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Quentin Tarantino's 8th film "Django Unchained" is one hell of a movie. A brutal, bloody, terrifying, hilarious and awe-inspiring western disguised as a buddy movie that is so great that if John Wayne and Sergio Leone were alive now, they would've approve of this movie. It's designed to shock you, polarize you, test you and maybe even surprise you. But let me clear on this: If you are not a fan of bloody violence and the running length of 165 minutes, see a shorter movie. But if you love to see what Tarantino can do with movies like this, then you're in for a treat. Set during slavery in 1858, the movie follows Django (Jamie Foxx), a slave who is found by a bounty hunter disguised as a dentist named Dr. King Schultz (The always reliable Christoph Waltz) who hires him as a bounty hunter and a free man to find the Brittle Brothers. After finding them and hunting them down at a plantation run by Big Daddy (a remarkable Don Johnson), they relax for the winter only for them to go on a mission to find and rescue Django's wife, Broomhilda (Kerry Washington) who is owned by Calvin J. Candie (Leonardo DiCaprio) a man who runs a plantation known as Candieland. He even has a renegade slave as a servant named Stephen (A nearly recognizable Samuel L. Jackson, hidden in makeup and some prosthetics), who will have a part to play in the last half of the movie. I think Quentin Tarantino has outdone himself once again. Being in the filmmaking game for 20 years now, you can't deny and even reject his style in what he is bringing to the screen (He also has a cameo in here as well). His dialogue is like reading a book that grabs you and makes you want to know what happens next. The look and scope of the film is magnificent, thanks to a brilliant Oscar-winning cinematographer Robert Richardson and the late production designer J. Michael Riva. The performances in this film are brilliant. Having won an Oscar for "Ray", Jamie Foxx continues with his breathtaking performances that wows us. Here as Django, he is certainly fearless, baring his soul (and body) playing a man who is free from slavery, but can't be free by the rules and limitations of slavery. Christoph Waltz looks like he was born to be a part of Tarantino's entourage after his Oscar-winning performance for "Inglorious Basterds". Here, once again he brings humor and vulnerability to Dr. King Schultz. Never before have I ever seen an actor go that far and doesn't go over-the-top like Leonardo DiCaprio. As Calvin Candie, DiCaprio is certainly Oscar-worthy as a man who runs a tight ship by running a place where male slaves fight to the death and female slaves are being prostitutes and he seems to be the kind of guy to like even though he is a villain and he speaks Tarantino's dialogue like a pro. When he has a scene in which he reveals three dimples from a skull that belongs to his father, he is literally terrifying. Kerry Washington is superb as Broomhilda and Samuel L. Jackson is the real scene-stealer. The supporting cast is great from Walton Goggins, Jonah Hill, Michael Bacall, Michael Parks, James Remar, Robert Carradine to a small cameo by Franco Nero. "Django Unchained" has a lot of things to say about slavery and how cruel it is. But at the same time, it provides the fact that if Tarantino rearranged history by shooting Adolf Hitler to a pulp while everything blows up at a movie theater, he can do it again by having a former slave whipping a man who used to beat him and his wife. Now, that's entertainment. This movie really is off the chain. It's not only one of the most captivating films of the year, it's one of the best films of the year. Go see it, it will be worth your time. Keep in mind though, there are characters, especially Django, Stephen, Candie and Schultz that uses the N-word numerous times in this movie. That seems relevant to the time period, don't ya think?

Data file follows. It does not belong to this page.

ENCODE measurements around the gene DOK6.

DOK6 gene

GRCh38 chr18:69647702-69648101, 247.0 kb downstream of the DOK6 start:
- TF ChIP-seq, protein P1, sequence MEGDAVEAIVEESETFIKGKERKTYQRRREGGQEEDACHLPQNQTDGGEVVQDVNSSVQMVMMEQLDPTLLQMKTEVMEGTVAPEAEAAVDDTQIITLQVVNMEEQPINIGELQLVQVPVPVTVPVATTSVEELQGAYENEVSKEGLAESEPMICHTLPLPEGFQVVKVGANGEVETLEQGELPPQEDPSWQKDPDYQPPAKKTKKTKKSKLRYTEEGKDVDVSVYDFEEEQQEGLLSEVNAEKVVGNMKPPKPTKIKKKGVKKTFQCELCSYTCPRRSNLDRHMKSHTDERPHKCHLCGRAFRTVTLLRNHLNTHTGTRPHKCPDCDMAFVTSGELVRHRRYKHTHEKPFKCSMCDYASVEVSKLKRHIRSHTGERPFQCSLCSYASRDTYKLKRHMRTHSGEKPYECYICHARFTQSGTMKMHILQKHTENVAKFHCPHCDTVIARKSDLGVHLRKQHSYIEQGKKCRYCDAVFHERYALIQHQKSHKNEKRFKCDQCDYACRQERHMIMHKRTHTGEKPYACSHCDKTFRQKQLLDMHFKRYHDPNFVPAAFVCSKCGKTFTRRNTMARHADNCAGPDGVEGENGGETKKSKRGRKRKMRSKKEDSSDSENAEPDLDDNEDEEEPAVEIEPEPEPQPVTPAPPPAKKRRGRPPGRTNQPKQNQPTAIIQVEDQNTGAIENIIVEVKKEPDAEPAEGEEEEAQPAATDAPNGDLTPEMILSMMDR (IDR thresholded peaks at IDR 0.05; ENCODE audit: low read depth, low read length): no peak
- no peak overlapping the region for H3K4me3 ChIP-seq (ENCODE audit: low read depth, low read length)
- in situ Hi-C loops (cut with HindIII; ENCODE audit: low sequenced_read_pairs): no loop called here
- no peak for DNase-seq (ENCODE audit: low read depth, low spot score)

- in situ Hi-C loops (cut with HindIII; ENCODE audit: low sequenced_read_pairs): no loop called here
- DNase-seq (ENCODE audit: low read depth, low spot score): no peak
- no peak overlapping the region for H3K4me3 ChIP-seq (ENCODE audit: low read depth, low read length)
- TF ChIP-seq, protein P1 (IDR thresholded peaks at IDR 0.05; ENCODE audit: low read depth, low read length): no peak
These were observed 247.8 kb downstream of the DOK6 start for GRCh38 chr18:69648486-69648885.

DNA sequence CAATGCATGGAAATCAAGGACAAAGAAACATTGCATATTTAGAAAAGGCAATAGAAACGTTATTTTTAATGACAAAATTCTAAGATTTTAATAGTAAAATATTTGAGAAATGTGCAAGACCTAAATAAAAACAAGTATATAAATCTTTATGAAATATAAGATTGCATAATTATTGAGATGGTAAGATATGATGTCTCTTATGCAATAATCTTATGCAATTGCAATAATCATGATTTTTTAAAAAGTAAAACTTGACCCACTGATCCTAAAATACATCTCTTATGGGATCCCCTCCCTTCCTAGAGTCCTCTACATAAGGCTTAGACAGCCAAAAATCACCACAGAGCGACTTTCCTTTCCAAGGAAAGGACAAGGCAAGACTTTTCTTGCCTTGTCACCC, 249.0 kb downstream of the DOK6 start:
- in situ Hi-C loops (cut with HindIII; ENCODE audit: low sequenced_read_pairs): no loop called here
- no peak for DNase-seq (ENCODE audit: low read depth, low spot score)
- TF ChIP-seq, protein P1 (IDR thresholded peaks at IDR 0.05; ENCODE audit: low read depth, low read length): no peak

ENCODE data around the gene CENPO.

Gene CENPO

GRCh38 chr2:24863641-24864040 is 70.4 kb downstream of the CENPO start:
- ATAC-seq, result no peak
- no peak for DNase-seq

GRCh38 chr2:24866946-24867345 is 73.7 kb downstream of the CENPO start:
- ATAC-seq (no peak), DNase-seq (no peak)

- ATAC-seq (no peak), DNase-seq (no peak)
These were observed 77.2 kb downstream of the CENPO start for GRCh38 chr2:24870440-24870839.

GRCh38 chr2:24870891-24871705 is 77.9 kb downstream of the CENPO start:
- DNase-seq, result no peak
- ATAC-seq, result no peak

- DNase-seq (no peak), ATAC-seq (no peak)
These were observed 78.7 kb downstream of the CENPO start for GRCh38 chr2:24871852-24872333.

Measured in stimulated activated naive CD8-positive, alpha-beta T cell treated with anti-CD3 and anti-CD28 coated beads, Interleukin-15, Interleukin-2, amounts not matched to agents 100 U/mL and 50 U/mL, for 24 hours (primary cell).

Here's something you don't see every day: A romantic comedy involving zombies. Thus, "Warm Bodies", a fresh, fast-paced, sensational and truly original delight that is sure to knock your socks off from beginning to end. Start with the premise: After an plague has caused people to turn into zombies, the real humans including General Grigio (John Malkovich) separate themselves from the brain-eating zombies by building up a wall in order to keep them away. Along the way, we get to meet one of those zombies. Meet R (the charming British heartthrob Nicholas Hoult). He doesn't quite like this life, knowing that he has to eat brains in order to survive and to live off the memories of the humans he's killed. He's looking for someone to connect to, which is really explained through his facial expressions and inner monologues. Then it's love at first bite, when he's finally connecting to Julie (Australian beauty Teresa Palmer), daughter of General Grigio. When he sees her after she shoots most of his friends, he decides to protect her and to "keep her safe". Yes, this zombie is in love. Protecting her in his abandoned airplane filled with vinyl records, a record player, and other resourceful things, R finally gets to realize that something was missing in him all along, leaving his heart beating to realize that he loves her. That's when R, his friend M (a wonderful Rob Corddry) and the other zombies are starting to change. That's all good, until the CG skeletal creatures known as Bonies will do anything to prevent that from happening, which leads off into the film's fantastical climax. "Warm Bodies", directed by Jonathan Levine (of the delightful comedy-drama "50/50" and the incredibly wicked "The Wackness"), who also adapted the film from Isaac Marion's bestselling book for young adults, combines a mixture of 5 different genres (comedy, horror, romance, drama, even a little bit of sci-fi) that makes the film more smarter and even more better than "The Twilight Saga". (Take that, Jacob Black.) What also makes it work is the inspired casting of Nicholas Hoult from "About a Boy", "X-men: First Class" and the upcoming "Jack the Giant Slayer". As R, he literally dives deep into the emotions as well as having terrific comic timing through his expressions and his inner monologues by using a spot-on American accent. He also develops great chemistry with Teresa Palmer, known as the butt-kicking alien Six in "I Am Number Four", who, as Julie, has a tough and fearless personality as well as a emotional side to her. The supporting cast is also incredible, including Analeigh Tipton, who is hilarious as Julie's friend, Nora, Dave Franco (James's little brother from last year's "21 Jump Street") who gets a brief amount of screen time, but really sticks it out as Julie's ex-boyfriend, Perry, who (in order not to spoil this) gets called for a dinner date that includes brains on the menu and the great John Malkovich excels as a man who believes that the zombies are nothing more than just flesh-eating corpses looking forward to get shot in the head, but doesn't believe that his only daughter is in love with one. I know what you're thinking, this is just another zombie movie. But "Warm Bodies" is certainly different than that. It revives the zombie genre by bringing something original to the screen. For those who love the TV series "The Walking Dead" and the other zombie comedies "Zombieland" and "Shaun of the Dead", not to mention George A. Romero "...of the Dead" series, you actually will get a taste of what the zombie world is like through the eyes of one. And maybe like R's, your heart will warm up too. This is the best surprise so far this year. Note: "Warm Bodies" is pretty tame, but pushing the envelope for a PG-13 film involving zombies who eats brains and Bonies who consumes hearts. Those are hardly seen, but there are people who shoot zombies in the head with guns. That works in order to keep it very organic.